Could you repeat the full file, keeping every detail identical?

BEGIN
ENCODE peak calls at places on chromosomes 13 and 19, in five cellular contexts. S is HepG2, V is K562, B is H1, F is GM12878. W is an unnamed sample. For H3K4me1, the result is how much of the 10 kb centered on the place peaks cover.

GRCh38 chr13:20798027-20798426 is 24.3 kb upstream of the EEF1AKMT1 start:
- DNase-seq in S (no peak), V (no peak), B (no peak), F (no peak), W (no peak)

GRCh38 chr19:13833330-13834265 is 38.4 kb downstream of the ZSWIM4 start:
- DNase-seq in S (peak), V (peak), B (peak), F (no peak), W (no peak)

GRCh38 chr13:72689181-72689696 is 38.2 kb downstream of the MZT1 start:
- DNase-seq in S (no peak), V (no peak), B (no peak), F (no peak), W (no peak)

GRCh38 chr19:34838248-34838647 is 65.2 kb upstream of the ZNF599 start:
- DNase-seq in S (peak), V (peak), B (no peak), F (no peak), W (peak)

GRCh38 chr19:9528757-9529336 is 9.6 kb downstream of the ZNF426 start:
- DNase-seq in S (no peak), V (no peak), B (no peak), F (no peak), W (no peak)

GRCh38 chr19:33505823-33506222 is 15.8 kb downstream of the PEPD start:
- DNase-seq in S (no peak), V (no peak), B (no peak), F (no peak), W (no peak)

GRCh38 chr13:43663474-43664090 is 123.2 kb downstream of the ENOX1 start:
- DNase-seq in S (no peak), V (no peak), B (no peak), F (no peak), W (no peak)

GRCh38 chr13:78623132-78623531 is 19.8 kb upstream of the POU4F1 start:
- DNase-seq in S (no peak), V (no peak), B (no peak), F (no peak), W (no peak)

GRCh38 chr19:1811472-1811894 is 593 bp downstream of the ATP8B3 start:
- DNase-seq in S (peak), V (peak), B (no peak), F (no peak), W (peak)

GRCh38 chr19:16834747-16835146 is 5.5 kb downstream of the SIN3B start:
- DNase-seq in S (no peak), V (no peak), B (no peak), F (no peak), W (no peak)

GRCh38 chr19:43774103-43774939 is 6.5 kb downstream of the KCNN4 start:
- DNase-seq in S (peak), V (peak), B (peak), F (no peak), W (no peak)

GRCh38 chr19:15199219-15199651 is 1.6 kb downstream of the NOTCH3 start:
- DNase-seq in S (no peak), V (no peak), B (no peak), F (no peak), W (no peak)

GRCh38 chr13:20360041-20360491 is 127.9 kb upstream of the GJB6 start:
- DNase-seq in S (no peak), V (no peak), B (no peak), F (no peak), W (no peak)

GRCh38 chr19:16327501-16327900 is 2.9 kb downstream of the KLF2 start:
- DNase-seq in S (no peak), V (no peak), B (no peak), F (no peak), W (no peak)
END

ENCODE peak calls at places on chromosomes 13 and 19, in five cellular contexts. S is HepG2, V is K562, B is H1, F is GM12878. W is an unnamed sample. For H3K4me1, the result is how much of the 10 kb centered on the place peaks cover.

GRCh38 chr13:20798027-20798426 is 24.3 kb upstream of the EEF1AKMT1 start:
- DNase-seq in S (no peak), V (no peak), B (no peak), F (no peak), W (no peak)

GRCh38 chr19:13833330-13834265 is 38.4 kb downstream of the ZSWIM4 start:
- DNase-seq in S (peak), V (peak), B (peak), F (no peak), W (no peak)

GRCh38 chr13:72689181-72689696 is 38.2 kb downstream of the MZT1 start:
- DNase-seq in S (no peak), V (no peak), B (no peak), F (no peak), W (no peak)

GRCh38 chr19:34838248-34838647 is 65.2 kb upstream of the ZNF599 start:
- DNase-seq in S (peak), V (peak), B (no peak), F (no peak), W (peak)

GRCh38 chr19:9528757-9529336 is 9.6 kb downstream of the ZNF426 start:
- DNase-seq in S (no peak), V (no peak), B (no peak), F (no peak), W (no peak)

GRCh38 chr19:33505823-33506222 is 15.8 kb downstream of the PEPD start:
- DNase-seq in S (no peak), V (no peak), B (no peak), F (no peak), W (no peak)

GRCh38 chr13:43663474-43664090 is 123.2 kb downstream of the ENOX1 start:
- DNase-seq in S (no peak), V (no peak), B (no peak), F (no peak), W (no peak)

GRCh38 chr13:78623132-78623531 is 19.8 kb upstream of the POU4F1 start:
- DNase-seq in S (no peak), V (no peak), B (no peak), F (no peak), W (no peak)

GRCh38 chr19:1811472-1811894 is 593 bp downstream of the ATP8B3 start:
- DNase-seq in S (peak), V (peak), B (no peak), F (no peak), W (peak)

GRCh38 chr19:16834747-16835146 is 5.5 kb downstream of the SIN3B start:
- DNase-seq in S (no peak), V (no peak), B (no peak), F (no peak), W (no peak)

GRCh38 chr19:43774103-43774939 is 6.5 kb downstream of the KCNN4 start:
- DNase-seq in S (peak), V (peak), B (peak), F (no peak), W (no peak)

GRCh38 chr19:15199219-15199651 is 1.6 kb downstream of the NOTCH3 start:
- DNase-seq in S (no peak), V (no peak), B (no peak), F (no peak), W (no peak)

GRCh38 chr13:20360041-20360491 is 127.9 kb upstream of the GJB6 start:
- DNase-seq in S (no peak), V (no peak), B (no peak), F (no peak), W (no peak)

GRCh38 chr19:16327501-16327900 is 2.9 kb downstream of the KLF2 start:
- DNase-seq in S (no peak), V (no peak), B (no peak), F (no peak), W (no peak)